For most of the last forty years, appealing to middle-income donors with a “one size fits all” approach has been the bread and butter of the fundraising industry. Many of today’s biggest fundraising agencies were built on this model. Those old patterns are failing fast, however, and an ever-increasing number of organizations are in a race to the bottom, competing to squeeze every last drop from this fast-shrinking pool.

The bright spot in all of this is that the year-over-year total value of dollars fundraised has still been steadily rising, largely due to increased giving by major donors.

A decade ago, upper-income households made up less than a third of all charitable deductions. Today, giving from affluent donors is approaching 60% of the whole and will likely continue to grow as their wealth compounds and giving vehicles favored by these donors continue to blossom.

To take advantage of this, we must forge a better way to fundraise in this new modern era. Fundamentally, this means flipping the paradigm from “one-size fits all” to mass-personalization and universal connectivity. To coin a phrase: nonprofits need to start treating every donor like a major donor. In the future, nonprofits that fail to make this shift will likely struggle and may even be forced to close their doors. Those who do it successfully will thrive.

What does it look like to “treat every donor like a major donor”? Here are five practical tips to help you get started:

  1. Build more opportunities for relational connection into donor development pathways for every donor in your file, not just for a select few major donors at the top. If we learned one thing from COVID, it’s that major giving is not dependent on how many face-to-face visits you make with donors. Concentrate on finding cost-effective ways to build connectivity with your donors at every level of giving.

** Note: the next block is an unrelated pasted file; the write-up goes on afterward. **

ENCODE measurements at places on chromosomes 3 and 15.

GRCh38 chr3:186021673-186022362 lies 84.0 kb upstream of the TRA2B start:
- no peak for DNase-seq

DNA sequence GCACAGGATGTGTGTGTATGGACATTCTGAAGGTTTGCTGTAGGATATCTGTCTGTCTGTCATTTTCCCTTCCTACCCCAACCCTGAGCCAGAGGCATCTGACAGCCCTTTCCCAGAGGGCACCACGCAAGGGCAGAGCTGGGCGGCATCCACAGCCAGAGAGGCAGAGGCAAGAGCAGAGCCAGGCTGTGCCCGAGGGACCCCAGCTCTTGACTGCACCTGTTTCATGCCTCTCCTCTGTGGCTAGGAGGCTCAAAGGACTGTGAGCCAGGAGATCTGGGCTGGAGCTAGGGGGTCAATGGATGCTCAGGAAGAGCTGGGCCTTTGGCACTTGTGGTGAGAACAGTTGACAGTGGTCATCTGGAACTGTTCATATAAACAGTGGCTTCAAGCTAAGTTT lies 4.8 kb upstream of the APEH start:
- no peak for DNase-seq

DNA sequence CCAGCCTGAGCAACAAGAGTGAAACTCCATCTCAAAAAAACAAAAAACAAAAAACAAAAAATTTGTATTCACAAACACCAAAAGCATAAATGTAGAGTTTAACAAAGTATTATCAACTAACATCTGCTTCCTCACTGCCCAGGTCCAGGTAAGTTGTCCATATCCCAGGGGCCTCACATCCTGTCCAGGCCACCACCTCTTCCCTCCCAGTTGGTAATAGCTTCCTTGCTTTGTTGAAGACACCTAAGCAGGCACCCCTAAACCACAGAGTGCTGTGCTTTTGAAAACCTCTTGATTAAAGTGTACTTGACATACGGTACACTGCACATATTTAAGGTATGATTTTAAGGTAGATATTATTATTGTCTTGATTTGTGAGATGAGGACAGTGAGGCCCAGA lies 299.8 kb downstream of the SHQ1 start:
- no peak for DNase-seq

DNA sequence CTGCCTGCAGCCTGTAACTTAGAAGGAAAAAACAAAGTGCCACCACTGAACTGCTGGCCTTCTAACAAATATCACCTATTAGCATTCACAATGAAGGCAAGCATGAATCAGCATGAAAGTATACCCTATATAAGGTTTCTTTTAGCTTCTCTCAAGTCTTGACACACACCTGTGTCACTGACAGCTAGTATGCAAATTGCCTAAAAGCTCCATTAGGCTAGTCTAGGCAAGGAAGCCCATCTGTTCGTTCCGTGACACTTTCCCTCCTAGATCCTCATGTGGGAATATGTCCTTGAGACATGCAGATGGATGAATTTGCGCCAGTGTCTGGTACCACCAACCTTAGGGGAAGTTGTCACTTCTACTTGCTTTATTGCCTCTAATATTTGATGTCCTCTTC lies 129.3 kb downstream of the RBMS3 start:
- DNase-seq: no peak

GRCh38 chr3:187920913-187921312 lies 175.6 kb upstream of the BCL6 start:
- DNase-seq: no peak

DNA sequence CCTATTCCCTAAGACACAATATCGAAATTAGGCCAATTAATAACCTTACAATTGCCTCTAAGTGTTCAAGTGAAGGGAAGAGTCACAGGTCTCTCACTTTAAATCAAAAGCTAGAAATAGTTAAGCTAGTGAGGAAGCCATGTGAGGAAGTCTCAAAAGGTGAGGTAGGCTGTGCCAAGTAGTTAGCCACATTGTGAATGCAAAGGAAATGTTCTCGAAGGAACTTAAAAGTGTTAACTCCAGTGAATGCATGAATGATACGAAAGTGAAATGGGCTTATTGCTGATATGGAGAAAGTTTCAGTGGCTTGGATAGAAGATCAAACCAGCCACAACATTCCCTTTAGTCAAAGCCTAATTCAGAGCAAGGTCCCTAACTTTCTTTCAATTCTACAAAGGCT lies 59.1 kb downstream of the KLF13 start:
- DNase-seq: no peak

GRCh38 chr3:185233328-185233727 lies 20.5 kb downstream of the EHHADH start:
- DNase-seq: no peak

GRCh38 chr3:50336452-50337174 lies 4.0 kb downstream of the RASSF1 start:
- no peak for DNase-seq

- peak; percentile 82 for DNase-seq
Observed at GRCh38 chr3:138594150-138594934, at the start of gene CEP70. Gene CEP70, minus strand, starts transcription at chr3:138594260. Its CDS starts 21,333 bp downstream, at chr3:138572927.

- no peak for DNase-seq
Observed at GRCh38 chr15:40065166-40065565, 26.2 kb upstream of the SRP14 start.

2. Personalize whenever possible. With a good donor database and today’s mass- personalization technologies, you can give every single one of your donors the kind of highly individualized treatment that in the past could only be afforded to major donors.
  3. Calibrate your communications with donors, building an intentional cadence of storytelling, impact reporting, and two-way communication for each donor, wherever they are in their journey with you. Whether they’re giving $100 or $100,000, every donor wants to know that they are valued and that their giving is making a difference.
  4. Elevate your asks. Rather than flooding them with repeated low-value transactional appeals, invite donors to invest in making a transformational impact in the lives of the people you serve, in a way that lines up with their personal giving priorities. Encourage them to give from giving instruments and assets instead of just from their cash accounts.
  5. Re-engineer your metrics. There’s an old saying that “what gets measured gets managed”. Shift your attention away from old-school metrics like donor file size and total gross revenue to a focus on measuring and maximizing things like donor retention, connectivity, lift, lifetime value, and net revenue.

Building an agency designed for the future of fundraising

Seeing these changes coming, our team at DickersonBakker recognized that we needed to help our clients rethink how they engage with donors across the entire fundraising continuum versus just at the upper reaches of giving, which has been our traditional focus. That’s why we are going all-in and launching a new direct response fundraising service line that’s built from the ground up to elevate donor experiences and deploy scalable fundraising platforms focused on “treating every donor like a major donor”, so that our clients will be better prepared for this coming sea-change in giving.

Is your fundraising “future-ready”? If not, why not reach out and start a conversation with us about how our team can help you discover a better way to fundraise?